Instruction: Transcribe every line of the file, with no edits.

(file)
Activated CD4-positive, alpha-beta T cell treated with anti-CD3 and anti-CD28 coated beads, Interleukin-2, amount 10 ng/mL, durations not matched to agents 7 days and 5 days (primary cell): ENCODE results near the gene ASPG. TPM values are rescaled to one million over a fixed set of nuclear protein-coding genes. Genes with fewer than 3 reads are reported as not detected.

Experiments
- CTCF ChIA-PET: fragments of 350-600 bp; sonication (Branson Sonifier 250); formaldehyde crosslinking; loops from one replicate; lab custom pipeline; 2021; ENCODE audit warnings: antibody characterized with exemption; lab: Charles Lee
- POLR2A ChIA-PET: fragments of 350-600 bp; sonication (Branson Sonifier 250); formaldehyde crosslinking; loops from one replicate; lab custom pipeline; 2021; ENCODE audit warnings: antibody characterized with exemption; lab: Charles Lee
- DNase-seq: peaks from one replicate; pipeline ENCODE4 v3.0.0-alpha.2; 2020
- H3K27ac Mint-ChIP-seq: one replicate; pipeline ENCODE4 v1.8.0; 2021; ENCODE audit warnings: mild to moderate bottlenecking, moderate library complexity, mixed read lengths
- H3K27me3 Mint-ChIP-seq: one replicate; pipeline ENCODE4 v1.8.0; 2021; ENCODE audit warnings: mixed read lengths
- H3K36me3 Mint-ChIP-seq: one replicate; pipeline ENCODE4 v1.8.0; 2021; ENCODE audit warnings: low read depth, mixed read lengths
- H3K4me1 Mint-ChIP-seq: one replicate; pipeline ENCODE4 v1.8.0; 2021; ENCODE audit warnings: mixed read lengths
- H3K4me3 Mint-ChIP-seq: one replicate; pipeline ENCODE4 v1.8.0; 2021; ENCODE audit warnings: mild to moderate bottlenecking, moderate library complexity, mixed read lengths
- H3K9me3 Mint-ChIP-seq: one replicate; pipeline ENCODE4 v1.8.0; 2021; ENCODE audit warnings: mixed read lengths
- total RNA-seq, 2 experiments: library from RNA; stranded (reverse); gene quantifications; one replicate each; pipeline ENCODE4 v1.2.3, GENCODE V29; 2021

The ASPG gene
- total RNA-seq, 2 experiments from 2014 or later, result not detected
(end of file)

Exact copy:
Activated CD4-positive, alpha-beta T cell treated with anti-CD3 and anti-CD28 coated beads, Interleukin-2, amount 10 ng/mL, durations not matched to agents 7 days and 5 days (primary cell): ENCODE results near the gene ASPG. TPM values are rescaled to one million over a fixed set of nuclear protein-coding genes. Genes with fewer than 3 reads are reported as not detected.

Experiments
- CTCF ChIA-PET: fragments of 350-600 bp; sonication (Branson Sonifier 250); formaldehyde crosslinking; loops from one replicate; lab custom pipeline; 2021; ENCODE audit warnings: antibody characterized with exemption; lab: Charles Lee
- POLR2A ChIA-PET: fragments of 350-600 bp; sonication (Branson Sonifier 250); formaldehyde crosslinking; loops from one replicate; lab custom pipeline; 2021; ENCODE audit warnings: antibody characterized with exemption; lab: Charles Lee
- DNase-seq: peaks from one replicate; pipeline ENCODE4 v3.0.0-alpha.2; 2020
- H3K27ac Mint-ChIP-seq: one replicate; pipeline ENCODE4 v1.8.0; 2021; ENCODE audit warnings: mild to moderate bottlenecking, moderate library complexity, mixed read lengths
- H3K27me3 Mint-ChIP-seq: one replicate; pipeline ENCODE4 v1.8.0; 2021; ENCODE audit warnings: mixed read lengths
- H3K36me3 Mint-ChIP-seq: one replicate; pipeline ENCODE4 v1.8.0; 2021; ENCODE audit warnings: low read depth, mixed read lengths
- H3K4me1 Mint-ChIP-seq: one replicate; pipeline ENCODE4 v1.8.0; 2021; ENCODE audit warnings: mixed read lengths
- H3K4me3 Mint-ChIP-seq: one replicate; pipeline ENCODE4 v1.8.0; 2021; ENCODE audit warnings: mild to moderate bottlenecking, moderate library complexity, mixed read lengths
- H3K9me3 Mint-ChIP-seq: one replicate; pipeline ENCODE4 v1.8.0; 2021; ENCODE audit warnings: mixed read lengths
- total RNA-seq, 2 experiments: library from RNA; stranded (reverse); gene quantifications; one replicate each; pipeline ENCODE4 v1.2.3, GENCODE V29; 2021

The ASPG gene
- total RNA-seq, 2 experiments from 2014 or later, result not detected